A separate black board panel trimmed in vinyl extended above this piece of vinyl to finish the top inner door area.
Another piece of vinyl was glued to the upper inner doors just under the cockpit rails,
and the door pull cord was wrapped with a sewn vinyl cover...
The outer door panels were birch ply panels covered in vinyl with a very thin layer of coach wadding under the vinyl. the panel edges were sanded to a curve with an opening in the middle for a large inner pocket area.
The first few hundred cars had contrasting piping tacked along the inner edge of this opening.
On the inside, the lower sections of the panels had a soft brown suede like material sewn to the top edge of the outer vinyl cover and glued down to the inner panel.
Furflex was also glued and tacked along the front and rear edges of the panels and along the front edge of the door frame sandwiched under the kick panels and windshield posts..
As BN1 production moved forward the door pocket piping was almost immediately discontinued as production got into full swing. The door panels remained plain without piping or stitching until towards the end of 1954,
Finally in late 1954 we started seeing stitching around the door pocket openings, about 1/2" in from the edge. This practice continued on the later BN1's and through all BN2's.
Note in the lower 2 pics, the original early scuttle seals, and the 1/4round seals along the bottoms of the doors themselves...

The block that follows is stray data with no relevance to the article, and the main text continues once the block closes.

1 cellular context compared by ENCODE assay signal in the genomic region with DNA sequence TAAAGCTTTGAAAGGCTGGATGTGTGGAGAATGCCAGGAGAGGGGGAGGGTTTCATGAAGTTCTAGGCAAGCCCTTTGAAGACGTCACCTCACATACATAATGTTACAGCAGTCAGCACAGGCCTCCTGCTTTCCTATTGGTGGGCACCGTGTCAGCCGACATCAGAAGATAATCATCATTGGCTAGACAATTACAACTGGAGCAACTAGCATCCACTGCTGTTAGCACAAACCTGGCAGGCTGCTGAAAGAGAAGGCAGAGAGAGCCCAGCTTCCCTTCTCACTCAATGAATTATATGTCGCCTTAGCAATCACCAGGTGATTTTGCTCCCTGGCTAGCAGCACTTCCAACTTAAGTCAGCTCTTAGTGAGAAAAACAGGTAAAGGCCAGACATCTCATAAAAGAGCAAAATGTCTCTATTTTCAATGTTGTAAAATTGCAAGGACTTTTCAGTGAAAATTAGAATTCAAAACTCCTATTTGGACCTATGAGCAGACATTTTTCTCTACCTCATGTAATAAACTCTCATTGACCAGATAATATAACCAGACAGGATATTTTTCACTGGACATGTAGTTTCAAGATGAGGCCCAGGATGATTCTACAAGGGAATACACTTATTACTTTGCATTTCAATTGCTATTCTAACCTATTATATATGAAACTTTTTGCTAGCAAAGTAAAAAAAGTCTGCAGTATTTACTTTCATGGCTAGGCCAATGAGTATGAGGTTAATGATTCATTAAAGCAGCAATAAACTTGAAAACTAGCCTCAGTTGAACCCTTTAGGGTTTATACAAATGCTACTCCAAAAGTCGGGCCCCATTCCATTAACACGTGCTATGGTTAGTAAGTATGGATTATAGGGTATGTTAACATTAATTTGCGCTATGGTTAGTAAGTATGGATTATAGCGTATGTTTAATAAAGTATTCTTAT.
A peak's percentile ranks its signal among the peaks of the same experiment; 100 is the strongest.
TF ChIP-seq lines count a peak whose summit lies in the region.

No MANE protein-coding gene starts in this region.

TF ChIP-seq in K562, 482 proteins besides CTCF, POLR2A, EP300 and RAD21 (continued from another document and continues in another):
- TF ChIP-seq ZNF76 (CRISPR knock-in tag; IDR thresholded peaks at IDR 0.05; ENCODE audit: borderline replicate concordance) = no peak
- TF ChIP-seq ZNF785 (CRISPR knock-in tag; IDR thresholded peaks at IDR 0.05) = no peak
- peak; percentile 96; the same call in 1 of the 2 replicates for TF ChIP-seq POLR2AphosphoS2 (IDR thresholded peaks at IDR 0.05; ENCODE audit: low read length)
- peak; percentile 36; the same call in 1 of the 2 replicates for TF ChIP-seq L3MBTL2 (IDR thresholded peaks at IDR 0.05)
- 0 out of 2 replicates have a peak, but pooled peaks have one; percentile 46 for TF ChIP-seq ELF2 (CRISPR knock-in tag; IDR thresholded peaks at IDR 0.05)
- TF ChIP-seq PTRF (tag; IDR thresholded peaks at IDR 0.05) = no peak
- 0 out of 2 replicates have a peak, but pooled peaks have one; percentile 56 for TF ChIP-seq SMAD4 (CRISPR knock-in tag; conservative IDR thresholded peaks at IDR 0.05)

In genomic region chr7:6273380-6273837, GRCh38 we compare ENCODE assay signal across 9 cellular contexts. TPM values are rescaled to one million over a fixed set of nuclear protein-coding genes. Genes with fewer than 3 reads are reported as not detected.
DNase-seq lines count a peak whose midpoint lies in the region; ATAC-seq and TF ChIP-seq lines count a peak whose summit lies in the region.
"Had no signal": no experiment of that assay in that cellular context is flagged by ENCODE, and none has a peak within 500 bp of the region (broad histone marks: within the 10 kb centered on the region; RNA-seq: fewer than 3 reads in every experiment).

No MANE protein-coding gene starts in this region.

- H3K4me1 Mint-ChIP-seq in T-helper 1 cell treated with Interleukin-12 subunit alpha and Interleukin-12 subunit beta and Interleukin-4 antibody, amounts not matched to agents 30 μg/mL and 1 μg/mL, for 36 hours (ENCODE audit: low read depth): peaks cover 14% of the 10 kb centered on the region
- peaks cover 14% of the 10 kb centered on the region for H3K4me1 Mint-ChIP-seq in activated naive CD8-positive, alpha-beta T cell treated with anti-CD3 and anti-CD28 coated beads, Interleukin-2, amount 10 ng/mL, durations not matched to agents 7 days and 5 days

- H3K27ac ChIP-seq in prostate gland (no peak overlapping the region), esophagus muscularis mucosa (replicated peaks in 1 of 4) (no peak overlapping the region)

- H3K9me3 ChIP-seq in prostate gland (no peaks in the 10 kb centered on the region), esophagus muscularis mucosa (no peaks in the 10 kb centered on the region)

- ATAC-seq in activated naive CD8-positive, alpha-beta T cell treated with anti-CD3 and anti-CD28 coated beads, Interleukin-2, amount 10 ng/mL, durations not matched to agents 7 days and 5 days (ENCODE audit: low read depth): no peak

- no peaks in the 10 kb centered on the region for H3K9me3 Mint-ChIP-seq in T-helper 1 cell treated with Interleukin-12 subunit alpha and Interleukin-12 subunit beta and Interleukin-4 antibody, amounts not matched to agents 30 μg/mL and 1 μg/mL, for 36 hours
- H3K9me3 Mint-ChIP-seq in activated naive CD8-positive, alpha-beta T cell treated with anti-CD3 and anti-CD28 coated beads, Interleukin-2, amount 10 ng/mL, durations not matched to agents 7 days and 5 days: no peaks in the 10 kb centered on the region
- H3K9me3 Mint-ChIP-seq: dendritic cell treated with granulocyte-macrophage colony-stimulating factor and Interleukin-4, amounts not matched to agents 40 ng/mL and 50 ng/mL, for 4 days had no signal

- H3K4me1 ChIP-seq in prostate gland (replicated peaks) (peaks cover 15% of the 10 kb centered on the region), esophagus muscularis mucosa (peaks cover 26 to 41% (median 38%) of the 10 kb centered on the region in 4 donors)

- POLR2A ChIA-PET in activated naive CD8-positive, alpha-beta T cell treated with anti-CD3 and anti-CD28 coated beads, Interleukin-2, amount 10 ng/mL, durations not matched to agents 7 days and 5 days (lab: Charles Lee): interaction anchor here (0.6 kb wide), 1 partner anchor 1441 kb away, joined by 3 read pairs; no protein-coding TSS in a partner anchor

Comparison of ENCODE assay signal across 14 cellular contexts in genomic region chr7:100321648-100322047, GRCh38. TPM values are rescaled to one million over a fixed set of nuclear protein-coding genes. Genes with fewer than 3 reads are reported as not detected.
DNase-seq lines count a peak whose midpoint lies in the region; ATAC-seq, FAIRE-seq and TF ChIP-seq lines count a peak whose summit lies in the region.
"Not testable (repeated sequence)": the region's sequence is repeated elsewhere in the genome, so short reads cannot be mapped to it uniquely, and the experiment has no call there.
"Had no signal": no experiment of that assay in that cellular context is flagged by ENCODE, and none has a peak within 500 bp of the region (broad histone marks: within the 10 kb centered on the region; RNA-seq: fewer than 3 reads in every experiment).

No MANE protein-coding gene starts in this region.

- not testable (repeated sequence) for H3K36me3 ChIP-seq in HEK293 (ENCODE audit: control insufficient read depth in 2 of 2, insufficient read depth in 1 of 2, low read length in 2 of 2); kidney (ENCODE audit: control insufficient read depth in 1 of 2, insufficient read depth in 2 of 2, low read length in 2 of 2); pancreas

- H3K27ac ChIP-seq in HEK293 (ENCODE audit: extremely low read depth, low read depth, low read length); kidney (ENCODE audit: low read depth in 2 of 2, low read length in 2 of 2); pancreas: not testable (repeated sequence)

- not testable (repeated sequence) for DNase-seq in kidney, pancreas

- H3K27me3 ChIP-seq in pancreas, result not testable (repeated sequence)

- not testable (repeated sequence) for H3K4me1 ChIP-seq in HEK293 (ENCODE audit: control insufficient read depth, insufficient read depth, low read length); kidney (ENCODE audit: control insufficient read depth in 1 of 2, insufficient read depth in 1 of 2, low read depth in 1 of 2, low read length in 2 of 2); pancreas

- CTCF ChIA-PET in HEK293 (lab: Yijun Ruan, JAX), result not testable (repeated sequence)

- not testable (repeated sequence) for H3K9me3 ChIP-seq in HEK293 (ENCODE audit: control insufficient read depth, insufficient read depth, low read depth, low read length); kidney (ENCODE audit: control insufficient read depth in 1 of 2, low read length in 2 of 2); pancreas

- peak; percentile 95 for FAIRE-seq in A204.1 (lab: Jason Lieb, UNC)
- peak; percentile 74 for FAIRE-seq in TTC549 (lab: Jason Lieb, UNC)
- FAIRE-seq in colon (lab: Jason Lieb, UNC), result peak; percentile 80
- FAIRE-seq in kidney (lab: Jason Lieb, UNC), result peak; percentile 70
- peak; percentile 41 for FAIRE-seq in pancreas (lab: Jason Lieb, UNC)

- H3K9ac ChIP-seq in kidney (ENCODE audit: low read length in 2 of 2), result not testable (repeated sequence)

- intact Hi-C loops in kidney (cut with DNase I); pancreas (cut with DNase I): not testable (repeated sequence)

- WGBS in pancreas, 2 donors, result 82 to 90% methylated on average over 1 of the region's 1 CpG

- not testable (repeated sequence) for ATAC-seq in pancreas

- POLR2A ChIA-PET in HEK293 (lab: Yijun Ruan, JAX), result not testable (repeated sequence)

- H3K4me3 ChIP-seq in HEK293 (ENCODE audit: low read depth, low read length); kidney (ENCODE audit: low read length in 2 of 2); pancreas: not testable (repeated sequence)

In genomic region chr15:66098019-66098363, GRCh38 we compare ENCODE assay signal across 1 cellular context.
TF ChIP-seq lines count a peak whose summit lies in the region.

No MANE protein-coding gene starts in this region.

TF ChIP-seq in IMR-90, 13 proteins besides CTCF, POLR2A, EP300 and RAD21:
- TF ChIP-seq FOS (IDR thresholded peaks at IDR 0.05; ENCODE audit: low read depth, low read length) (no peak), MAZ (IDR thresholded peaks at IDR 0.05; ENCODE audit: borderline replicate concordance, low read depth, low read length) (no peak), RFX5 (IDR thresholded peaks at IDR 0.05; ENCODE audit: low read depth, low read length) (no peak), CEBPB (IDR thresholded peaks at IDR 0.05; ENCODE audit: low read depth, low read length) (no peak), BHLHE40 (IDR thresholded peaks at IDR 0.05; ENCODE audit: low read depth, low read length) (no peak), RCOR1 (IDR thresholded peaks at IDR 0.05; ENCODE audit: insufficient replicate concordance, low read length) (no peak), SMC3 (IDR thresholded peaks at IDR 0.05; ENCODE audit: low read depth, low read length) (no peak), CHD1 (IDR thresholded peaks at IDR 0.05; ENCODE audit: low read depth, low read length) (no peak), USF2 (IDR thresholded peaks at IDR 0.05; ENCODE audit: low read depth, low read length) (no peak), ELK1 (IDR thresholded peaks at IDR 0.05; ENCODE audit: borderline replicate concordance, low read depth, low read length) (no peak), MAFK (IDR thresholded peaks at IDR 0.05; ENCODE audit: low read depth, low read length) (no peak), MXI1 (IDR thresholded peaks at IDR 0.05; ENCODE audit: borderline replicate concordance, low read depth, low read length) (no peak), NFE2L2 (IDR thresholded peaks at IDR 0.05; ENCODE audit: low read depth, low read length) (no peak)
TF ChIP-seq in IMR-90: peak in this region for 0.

The seats on Healey 100's were originally a slim and slender shape which is worth noting! - most of kits available today make for a seat backrest that is much bigger and puffier looking than they actually were.
The center pleated section of the backrests were stuffed with coach wadding and the piping smoothly curved around the top, I've noticed this area is often too squared off on modern kits too, it's a detail often missed because later 6 cyl cars did have a more squared off design at the top of the pleats.
Here is what they should look like on a 100/4:
The backrest piping continued down around the pivot arms under the lower Hidem strips and joined to itself along the bottom edge of the backrest.
The backrest was bolted to a lower cushion pan that was mounted to the floor or seat tracks. The removable cushion would firmly sit in the pan. The pan was painted dark brown and trimmed in vinyl aound the inner & outer perimeter...
The inner frames of the backrests had wooden tack strips riveted to bottoms with brass split rivets. The foam was a soft molded Dunlopillow foam glued in place with thin wadding used to pad the back and add some definition above the center pleated area:
The cushions were a big molded shape of Dunlopillow with square cutouts molded into the bottoms to allow them to squish down when sat in. The top perimeter was packed with wadding to give definition and the back of the pleats was often stuffed to fill any gaps where they met the backrest. They were mounted in a sturdy wood frame glued and screwed together that gave an upward rake towards the front of the cushion...
We've seen on several early BN1's the use of white cloth being tacked to the bottoms of the cushions to finish them off neatly, however by early '54 this practice seems to have been discontinued and the bottoms of the Dunlopillow cushions were left exposed...
Moving to the rear bulkhead...
The wheel arches had a small jute pad where the top frame would rest, covered by a sewn vinyl cover with piping.